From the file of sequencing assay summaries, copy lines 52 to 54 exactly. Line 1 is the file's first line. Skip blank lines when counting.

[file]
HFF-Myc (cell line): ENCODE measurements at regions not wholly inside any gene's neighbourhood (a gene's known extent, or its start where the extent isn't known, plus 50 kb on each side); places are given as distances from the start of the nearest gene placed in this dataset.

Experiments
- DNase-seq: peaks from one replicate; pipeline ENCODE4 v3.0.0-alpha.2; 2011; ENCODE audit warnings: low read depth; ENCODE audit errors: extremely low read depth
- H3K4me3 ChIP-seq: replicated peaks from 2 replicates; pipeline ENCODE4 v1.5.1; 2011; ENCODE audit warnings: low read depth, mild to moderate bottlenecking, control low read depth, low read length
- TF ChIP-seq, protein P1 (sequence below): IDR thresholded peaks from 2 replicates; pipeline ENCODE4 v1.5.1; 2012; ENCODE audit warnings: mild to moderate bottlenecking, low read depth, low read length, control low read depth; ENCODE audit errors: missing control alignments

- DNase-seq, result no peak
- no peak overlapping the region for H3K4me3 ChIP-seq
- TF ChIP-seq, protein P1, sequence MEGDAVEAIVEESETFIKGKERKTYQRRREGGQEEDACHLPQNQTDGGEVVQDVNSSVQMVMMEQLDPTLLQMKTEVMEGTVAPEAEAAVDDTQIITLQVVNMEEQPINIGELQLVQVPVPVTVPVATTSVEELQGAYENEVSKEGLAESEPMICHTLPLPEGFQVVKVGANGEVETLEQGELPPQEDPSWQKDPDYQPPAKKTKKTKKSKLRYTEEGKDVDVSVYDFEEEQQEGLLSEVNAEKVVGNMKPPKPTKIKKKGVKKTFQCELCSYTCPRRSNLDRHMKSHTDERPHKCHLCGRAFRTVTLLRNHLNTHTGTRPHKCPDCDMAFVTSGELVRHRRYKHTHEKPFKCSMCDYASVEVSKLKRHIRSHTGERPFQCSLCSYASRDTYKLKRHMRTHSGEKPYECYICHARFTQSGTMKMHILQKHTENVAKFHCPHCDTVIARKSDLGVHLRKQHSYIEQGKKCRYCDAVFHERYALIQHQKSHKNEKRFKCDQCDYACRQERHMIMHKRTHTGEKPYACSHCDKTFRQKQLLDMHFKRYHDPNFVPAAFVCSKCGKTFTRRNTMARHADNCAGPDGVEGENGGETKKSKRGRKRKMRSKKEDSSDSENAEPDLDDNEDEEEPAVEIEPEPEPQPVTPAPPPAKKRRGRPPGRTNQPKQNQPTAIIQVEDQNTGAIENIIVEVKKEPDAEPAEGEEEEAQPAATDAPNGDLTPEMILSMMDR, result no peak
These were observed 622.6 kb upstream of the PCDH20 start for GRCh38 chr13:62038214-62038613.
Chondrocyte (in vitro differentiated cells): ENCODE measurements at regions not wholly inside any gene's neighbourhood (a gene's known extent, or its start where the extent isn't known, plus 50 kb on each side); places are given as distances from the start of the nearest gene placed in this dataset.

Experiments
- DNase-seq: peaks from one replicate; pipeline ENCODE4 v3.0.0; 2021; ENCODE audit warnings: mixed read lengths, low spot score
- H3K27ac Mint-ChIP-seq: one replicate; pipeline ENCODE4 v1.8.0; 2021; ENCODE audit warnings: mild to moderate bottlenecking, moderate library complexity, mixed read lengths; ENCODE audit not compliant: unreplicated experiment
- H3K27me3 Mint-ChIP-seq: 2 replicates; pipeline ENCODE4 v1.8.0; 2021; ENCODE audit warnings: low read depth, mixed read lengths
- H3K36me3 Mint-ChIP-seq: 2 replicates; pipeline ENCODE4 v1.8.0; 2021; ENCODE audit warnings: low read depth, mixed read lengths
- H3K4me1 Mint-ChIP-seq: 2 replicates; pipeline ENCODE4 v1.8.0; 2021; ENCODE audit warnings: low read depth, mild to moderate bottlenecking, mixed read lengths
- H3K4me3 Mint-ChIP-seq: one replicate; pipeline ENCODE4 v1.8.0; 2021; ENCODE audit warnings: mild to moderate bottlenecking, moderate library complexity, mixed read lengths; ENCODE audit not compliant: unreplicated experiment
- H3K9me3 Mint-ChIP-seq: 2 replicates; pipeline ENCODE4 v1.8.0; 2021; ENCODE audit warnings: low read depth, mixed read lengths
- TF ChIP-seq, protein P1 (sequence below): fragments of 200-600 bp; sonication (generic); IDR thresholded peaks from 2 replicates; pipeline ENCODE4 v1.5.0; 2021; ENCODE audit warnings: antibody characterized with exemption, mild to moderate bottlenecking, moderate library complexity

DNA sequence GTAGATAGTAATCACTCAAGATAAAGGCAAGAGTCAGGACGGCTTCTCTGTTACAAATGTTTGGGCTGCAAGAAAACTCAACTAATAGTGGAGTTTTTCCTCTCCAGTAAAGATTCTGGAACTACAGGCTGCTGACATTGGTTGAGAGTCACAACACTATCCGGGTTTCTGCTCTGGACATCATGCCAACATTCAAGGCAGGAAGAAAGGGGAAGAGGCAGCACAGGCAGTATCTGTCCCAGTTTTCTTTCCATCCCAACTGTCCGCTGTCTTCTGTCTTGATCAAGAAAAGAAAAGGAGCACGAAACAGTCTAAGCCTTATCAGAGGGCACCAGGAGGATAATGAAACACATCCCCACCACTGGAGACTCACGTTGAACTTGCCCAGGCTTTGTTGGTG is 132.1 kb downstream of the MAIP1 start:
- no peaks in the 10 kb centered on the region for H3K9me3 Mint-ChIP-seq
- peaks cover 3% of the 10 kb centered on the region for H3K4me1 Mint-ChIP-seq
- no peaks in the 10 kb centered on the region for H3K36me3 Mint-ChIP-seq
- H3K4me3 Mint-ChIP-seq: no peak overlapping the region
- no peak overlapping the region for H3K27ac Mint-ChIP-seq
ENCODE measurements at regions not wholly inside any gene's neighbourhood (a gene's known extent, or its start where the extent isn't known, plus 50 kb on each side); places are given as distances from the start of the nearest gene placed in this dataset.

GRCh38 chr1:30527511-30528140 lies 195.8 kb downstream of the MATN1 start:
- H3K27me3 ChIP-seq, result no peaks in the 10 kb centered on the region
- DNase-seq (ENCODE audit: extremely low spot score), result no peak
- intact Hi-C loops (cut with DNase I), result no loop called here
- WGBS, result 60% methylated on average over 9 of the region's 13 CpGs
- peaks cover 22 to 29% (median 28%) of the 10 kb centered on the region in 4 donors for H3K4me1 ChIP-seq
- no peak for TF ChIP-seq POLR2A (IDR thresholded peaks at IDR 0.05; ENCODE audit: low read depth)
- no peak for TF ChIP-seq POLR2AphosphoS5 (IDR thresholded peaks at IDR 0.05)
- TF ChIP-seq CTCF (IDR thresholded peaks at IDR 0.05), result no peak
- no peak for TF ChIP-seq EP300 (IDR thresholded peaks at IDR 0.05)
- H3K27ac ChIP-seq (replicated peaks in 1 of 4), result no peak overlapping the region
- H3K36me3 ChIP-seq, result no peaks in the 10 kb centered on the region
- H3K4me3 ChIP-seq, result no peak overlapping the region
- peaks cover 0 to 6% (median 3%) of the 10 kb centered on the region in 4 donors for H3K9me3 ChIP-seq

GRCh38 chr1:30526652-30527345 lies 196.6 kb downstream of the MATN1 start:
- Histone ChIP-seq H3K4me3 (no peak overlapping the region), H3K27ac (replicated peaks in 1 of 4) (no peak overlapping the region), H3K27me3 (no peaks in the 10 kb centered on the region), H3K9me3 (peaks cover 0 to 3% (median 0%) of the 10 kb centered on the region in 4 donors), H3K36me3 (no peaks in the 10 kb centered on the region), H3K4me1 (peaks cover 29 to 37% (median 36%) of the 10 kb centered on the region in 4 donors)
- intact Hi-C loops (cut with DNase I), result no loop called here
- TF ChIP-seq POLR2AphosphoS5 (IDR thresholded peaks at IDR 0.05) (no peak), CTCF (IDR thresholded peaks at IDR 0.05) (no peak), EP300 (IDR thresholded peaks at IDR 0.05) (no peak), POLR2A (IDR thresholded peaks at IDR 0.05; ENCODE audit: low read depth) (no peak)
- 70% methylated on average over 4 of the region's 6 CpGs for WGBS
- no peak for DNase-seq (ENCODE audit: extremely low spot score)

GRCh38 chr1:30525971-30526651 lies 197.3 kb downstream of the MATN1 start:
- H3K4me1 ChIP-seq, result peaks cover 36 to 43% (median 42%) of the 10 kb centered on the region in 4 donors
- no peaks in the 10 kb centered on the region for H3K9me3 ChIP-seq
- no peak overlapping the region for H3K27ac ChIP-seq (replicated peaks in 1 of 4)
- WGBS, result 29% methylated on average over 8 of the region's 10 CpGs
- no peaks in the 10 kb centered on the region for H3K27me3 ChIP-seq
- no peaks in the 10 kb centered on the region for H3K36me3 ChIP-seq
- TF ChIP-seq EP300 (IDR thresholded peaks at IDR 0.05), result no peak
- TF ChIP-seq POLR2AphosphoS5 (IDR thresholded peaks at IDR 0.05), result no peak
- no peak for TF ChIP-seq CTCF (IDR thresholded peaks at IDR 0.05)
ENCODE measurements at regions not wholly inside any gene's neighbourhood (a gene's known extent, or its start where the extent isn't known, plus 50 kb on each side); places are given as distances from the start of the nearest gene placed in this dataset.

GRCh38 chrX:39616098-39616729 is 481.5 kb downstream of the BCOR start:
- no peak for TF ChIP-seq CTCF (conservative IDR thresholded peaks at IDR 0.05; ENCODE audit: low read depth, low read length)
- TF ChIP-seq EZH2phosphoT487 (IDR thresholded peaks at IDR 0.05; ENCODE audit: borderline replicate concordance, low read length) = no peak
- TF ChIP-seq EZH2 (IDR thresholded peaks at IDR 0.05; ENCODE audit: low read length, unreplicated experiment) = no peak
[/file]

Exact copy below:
- no peaks in the 10 kb centered on the region for H3K27me3 ChIP-seq
- no peaks in the 10 kb centered on the region for H3K36me3 ChIP-seq
- TF ChIP-seq EP300 (IDR thresholded peaks at IDR 0.05), result no peak